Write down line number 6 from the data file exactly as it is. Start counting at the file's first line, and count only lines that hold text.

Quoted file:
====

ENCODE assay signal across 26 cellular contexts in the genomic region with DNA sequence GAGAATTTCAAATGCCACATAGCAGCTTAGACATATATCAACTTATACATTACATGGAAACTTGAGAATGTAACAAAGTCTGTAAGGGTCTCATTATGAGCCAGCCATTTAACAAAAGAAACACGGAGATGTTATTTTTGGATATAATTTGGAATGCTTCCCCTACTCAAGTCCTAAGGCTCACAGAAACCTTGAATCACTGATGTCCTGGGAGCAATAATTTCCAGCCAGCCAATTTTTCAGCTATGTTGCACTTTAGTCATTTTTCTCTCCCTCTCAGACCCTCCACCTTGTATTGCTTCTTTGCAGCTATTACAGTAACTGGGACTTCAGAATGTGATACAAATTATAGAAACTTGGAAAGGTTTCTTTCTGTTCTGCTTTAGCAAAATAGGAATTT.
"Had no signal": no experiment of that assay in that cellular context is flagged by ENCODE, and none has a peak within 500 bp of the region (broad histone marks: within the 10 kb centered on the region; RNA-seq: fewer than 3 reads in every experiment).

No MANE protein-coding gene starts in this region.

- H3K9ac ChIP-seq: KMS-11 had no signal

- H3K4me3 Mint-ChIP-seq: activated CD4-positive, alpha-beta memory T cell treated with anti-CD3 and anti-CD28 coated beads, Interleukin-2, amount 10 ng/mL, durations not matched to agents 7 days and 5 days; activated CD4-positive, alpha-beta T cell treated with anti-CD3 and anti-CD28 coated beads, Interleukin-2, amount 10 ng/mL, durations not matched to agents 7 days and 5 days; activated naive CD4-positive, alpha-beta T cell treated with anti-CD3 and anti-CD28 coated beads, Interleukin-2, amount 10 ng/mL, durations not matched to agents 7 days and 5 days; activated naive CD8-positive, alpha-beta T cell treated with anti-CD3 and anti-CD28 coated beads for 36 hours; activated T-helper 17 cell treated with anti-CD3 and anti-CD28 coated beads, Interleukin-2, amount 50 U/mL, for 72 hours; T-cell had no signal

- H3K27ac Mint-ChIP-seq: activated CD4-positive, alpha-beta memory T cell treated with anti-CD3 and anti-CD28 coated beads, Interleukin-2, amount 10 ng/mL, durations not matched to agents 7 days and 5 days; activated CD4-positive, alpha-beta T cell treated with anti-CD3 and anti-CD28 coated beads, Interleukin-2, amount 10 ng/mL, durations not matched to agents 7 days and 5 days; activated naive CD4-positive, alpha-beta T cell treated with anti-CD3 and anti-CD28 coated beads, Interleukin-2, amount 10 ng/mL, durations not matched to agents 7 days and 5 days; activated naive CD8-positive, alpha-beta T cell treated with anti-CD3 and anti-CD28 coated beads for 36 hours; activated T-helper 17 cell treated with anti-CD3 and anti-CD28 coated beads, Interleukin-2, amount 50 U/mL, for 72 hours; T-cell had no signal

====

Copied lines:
- H3K27ac Mint-ChIP-seq: activated CD4-positive, alpha-beta memory T cell treated with anti-CD3 and anti-CD28 coated beads, Interleukin-2, amount 10 ng/mL, durations not matched to agents 7 days and 5 days; activated CD4-positive, alpha-beta T cell treated with anti-CD3 and anti-CD28 coated beads, Interleukin-2, amount 10 ng/mL, durations not matched to agents 7 days and 5 days; activated naive CD4-positive, alpha-beta T cell treated with anti-CD3 and anti-CD28 coated beads, Interleukin-2, amount 10 ng/mL, durations not matched to agents 7 days and 5 days; activated naive CD8-positive, alpha-beta T cell treated with anti-CD3 and anti-CD28 coated beads for 36 hours; activated T-helper 17 cell treated with anti-CD3 and anti-CD28 coated beads, Interleukin-2, amount 50 U/mL, for 72 hours; T-cell had no signal